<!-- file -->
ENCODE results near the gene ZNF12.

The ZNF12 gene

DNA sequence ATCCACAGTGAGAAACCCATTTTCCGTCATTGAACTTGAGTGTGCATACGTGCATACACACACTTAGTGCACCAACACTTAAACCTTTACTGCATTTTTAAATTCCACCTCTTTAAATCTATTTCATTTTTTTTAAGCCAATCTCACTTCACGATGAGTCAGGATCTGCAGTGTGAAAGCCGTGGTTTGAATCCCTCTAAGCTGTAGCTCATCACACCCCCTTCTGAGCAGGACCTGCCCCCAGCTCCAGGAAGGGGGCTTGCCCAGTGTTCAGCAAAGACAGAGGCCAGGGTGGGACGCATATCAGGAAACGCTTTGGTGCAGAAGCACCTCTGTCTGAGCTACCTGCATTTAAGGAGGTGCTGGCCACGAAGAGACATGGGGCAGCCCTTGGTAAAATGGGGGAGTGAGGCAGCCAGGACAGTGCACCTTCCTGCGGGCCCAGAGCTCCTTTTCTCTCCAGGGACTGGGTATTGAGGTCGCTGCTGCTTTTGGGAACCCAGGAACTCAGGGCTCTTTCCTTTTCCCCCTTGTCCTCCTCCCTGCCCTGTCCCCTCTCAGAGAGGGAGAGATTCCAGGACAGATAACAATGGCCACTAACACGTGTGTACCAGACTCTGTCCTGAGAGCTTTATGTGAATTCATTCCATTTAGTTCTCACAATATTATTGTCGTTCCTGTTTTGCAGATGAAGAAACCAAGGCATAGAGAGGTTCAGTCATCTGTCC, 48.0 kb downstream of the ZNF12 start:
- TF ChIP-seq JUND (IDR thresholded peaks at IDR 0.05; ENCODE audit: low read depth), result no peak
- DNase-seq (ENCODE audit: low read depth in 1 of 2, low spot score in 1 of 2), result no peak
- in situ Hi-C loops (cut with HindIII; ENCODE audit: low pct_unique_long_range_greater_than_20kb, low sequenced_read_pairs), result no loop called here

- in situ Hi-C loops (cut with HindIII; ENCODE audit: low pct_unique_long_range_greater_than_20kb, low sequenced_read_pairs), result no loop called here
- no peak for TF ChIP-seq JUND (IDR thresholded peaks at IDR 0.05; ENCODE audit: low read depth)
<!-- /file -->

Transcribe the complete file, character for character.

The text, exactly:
ENCODE results near the gene ZNF12.

The ZNF12 gene

DNA sequence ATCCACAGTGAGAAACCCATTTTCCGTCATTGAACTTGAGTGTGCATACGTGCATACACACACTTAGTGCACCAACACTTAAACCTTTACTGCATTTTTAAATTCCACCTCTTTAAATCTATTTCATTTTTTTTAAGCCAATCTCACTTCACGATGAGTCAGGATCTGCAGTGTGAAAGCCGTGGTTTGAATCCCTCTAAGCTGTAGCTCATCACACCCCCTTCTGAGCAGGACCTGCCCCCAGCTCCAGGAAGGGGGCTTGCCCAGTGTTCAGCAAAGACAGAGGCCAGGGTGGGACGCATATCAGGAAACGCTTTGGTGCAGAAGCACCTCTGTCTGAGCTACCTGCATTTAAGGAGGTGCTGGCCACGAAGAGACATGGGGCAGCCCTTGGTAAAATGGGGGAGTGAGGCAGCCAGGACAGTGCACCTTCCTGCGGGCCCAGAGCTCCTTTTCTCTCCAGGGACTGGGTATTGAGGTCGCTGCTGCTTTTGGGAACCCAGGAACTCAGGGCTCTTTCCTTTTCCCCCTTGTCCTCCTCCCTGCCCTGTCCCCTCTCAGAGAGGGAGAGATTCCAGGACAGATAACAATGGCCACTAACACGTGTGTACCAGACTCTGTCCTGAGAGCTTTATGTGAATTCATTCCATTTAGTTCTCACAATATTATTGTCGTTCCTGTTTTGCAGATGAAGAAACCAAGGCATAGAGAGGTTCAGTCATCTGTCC, 48.0 kb downstream of the ZNF12 start:
- TF ChIP-seq JUND (IDR thresholded peaks at IDR 0.05; ENCODE audit: low read depth), result no peak
- DNase-seq (ENCODE audit: low read depth in 1 of 2, low spot score in 1 of 2), result no peak
- in situ Hi-C loops (cut with HindIII; ENCODE audit: low pct_unique_long_range_greater_than_20kb, low sequenced_read_pairs), result no loop called here

- in situ Hi-C loops (cut with HindIII; ENCODE audit: low pct_unique_long_range_greater_than_20kb, low sequenced_read_pairs), result no loop called here
- no peak for TF ChIP-seq JUND (IDR thresholded peaks at IDR 0.05; ENCODE audit: low read depth)